Luther comforts the three Freiberg young ladies who had been banished from Court for reading his books.

June 18, 1523.

To the honored and virtuous Hanna von Draschwitz, Milia von Olsnitz, and Ursula von Feilitzin, my special friends in Christ. Grace and peace! Honored ladies. Herr Nicolas vou Amsdorf has told me of your disgrace because of my books, and begged me to write you a letter of consolation. But although I do not like writing to people I do not know, and you do not need comfort from me, still I could not refuse his request. First, I beg you, as a friend, to let your hearts rest in peace, and not wish evil to those who have brought this upon you, but “being reviled bless,” as St. Paul says. And Christ says, “Bless them that curse you,” etc., so do the same, seeing you are illumined by the grace of God, and they are blinded and are injuring their own souls by running against God, not seeing how they are destroying themselves, when they fancy they are injuring you. Only wait and let Christ manage matters. He will abundantly requite your reproach, and raise you even higher than you desire, if you commit your cause entirely to Him. And even if your conscience tell you that you are in fault, you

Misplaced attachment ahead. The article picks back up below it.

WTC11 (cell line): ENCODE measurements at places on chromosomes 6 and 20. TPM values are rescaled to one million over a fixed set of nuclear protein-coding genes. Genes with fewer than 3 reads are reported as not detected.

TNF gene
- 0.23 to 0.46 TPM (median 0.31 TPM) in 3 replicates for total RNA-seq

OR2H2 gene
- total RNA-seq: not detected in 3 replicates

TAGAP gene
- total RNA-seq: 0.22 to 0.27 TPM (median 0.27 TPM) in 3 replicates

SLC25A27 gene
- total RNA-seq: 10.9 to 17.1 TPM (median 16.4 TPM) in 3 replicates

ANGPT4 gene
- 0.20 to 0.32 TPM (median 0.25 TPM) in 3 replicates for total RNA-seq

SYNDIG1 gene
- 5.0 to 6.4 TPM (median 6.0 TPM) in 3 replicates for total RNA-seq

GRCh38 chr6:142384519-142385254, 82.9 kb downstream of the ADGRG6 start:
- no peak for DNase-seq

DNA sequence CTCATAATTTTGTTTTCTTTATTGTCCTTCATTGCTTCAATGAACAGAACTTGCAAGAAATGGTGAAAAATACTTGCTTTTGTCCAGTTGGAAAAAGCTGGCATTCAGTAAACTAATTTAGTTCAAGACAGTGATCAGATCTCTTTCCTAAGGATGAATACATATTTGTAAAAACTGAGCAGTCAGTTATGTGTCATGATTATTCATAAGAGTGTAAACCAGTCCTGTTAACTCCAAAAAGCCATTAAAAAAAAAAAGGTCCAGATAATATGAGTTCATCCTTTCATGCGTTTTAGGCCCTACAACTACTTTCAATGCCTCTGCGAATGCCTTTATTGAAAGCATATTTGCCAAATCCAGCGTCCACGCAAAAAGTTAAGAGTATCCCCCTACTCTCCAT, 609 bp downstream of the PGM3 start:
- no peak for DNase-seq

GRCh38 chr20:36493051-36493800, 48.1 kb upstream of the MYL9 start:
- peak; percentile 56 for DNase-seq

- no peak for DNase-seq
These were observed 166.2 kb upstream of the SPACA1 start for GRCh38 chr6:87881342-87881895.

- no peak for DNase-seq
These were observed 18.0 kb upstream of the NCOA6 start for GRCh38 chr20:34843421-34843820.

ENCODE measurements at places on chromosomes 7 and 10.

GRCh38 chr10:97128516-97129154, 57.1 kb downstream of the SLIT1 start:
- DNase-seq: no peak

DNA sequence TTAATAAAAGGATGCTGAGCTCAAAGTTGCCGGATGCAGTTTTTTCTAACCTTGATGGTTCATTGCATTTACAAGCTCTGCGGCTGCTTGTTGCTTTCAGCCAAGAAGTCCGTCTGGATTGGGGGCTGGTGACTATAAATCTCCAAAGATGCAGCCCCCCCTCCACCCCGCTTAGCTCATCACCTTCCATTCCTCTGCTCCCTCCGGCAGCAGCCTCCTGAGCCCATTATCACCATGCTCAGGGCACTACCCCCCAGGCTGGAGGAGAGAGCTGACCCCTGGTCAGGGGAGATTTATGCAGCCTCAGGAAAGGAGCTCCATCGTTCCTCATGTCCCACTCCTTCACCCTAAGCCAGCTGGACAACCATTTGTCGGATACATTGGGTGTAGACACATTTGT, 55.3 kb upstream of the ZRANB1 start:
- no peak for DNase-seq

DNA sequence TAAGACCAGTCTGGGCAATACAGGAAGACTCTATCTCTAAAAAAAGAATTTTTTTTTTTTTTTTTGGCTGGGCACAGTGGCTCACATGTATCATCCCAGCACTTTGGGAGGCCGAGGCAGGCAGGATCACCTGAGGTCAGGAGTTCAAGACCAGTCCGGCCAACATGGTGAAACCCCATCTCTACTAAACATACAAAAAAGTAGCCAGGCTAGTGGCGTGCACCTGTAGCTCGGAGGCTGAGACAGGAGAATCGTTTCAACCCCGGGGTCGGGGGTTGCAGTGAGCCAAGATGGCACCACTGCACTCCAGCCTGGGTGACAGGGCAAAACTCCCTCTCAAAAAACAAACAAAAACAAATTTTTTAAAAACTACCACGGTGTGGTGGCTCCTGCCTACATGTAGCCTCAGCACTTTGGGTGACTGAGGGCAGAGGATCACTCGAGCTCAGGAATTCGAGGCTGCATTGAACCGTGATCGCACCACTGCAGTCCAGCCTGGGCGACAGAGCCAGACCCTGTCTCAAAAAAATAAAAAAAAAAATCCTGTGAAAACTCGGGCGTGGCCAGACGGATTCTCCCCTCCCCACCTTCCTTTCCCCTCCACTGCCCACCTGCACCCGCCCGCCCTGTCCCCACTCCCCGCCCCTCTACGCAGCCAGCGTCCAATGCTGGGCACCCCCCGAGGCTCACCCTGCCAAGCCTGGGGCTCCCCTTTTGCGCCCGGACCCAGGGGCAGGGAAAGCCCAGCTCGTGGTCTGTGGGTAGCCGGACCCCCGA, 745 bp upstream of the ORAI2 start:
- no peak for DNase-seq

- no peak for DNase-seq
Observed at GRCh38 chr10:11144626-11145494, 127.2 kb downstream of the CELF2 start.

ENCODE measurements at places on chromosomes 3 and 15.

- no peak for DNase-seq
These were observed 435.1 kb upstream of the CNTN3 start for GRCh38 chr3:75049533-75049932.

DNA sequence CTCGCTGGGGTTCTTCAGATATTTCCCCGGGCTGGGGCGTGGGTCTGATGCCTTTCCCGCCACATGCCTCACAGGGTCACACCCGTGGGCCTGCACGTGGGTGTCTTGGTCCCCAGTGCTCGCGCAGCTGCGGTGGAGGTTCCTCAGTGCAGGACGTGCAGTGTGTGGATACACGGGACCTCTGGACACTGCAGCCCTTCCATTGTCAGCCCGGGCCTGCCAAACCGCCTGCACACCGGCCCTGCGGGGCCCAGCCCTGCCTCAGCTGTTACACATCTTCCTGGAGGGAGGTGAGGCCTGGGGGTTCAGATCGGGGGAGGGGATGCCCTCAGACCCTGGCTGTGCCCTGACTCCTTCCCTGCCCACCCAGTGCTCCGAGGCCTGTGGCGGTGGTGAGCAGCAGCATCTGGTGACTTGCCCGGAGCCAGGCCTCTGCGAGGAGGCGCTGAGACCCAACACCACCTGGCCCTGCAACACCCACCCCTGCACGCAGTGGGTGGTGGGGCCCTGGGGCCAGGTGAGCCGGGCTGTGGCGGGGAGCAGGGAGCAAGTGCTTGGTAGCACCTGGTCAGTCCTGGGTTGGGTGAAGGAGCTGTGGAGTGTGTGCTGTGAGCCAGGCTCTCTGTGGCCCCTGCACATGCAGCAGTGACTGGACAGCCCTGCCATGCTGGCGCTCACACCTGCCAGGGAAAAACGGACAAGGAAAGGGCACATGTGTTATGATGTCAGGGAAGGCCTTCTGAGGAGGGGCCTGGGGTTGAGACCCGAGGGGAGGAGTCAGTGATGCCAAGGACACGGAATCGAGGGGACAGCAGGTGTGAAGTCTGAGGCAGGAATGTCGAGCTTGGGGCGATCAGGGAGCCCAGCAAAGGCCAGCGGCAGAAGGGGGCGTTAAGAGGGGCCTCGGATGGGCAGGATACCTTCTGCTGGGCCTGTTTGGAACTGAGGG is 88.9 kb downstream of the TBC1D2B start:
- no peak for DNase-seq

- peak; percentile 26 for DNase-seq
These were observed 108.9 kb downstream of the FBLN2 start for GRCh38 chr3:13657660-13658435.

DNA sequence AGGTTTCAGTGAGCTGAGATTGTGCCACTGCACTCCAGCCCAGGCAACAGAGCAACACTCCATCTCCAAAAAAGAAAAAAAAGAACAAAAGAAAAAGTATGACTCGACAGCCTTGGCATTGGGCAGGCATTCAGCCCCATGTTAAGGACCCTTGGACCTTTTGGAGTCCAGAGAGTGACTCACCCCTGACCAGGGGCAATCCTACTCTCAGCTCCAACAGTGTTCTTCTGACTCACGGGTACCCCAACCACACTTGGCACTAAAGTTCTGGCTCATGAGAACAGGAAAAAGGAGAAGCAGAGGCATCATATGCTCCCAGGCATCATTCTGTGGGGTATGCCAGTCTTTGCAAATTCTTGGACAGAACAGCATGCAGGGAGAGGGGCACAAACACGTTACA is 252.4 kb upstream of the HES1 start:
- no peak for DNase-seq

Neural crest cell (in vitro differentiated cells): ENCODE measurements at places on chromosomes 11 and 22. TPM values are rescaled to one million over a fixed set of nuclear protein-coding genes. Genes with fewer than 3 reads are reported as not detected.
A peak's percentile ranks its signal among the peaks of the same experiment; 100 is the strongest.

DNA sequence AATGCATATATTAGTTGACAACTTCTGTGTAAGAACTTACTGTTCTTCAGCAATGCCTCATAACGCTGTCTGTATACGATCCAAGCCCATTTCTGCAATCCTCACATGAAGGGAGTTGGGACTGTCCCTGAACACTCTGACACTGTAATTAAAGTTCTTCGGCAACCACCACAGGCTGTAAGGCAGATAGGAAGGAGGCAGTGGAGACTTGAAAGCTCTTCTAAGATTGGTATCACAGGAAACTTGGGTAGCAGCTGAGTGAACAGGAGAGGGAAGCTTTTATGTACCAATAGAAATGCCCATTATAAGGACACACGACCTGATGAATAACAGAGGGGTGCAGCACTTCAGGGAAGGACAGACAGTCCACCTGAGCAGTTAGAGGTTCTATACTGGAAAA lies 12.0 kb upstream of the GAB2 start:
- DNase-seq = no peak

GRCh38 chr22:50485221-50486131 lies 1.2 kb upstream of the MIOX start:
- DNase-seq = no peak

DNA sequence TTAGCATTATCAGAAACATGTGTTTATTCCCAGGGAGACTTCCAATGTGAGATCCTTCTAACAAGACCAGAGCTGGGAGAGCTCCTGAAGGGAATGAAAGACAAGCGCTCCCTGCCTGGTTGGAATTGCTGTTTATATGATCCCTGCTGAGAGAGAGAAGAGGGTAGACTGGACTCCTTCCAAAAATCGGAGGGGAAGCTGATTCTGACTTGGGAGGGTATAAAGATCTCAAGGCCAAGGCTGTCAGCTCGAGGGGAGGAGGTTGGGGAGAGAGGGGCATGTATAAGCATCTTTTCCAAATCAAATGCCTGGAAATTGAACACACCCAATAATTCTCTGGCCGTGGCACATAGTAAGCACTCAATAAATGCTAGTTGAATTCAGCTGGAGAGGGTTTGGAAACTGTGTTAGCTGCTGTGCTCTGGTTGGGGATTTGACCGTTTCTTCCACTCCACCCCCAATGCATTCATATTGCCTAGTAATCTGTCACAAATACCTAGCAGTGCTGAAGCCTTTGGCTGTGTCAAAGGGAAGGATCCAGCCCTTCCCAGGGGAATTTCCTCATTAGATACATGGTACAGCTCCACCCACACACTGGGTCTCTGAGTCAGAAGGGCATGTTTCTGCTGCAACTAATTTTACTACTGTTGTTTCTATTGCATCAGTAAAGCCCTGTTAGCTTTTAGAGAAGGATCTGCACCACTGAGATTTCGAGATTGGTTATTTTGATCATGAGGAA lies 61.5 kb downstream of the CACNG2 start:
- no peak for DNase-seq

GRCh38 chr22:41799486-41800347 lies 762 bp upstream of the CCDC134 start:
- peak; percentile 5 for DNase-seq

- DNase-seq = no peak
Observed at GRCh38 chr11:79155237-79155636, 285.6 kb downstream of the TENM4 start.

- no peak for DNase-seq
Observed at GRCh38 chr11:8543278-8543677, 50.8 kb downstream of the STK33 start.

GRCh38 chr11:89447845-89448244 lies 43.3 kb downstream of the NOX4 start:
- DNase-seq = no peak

must not despair on that account. For it is a precious sign that God has so soon led you to repentance. And reflect that if even you wished to injure them, you could accomplish nothing. For it is a sacred matter for which you suffer, which God will permit no one but Himself to revenge. “He that toucheth you, toucheth the apple of his eye,” He says. I fancy that miserable blinded creature, Dr. Wolf Stehlin, is master there, but he will become entangled in a way he does not dream of in other matters. So act thus, my dear sisters, and the peace of God shall be with you. Amen! And take my letter in good part. MARTIN LUTHER .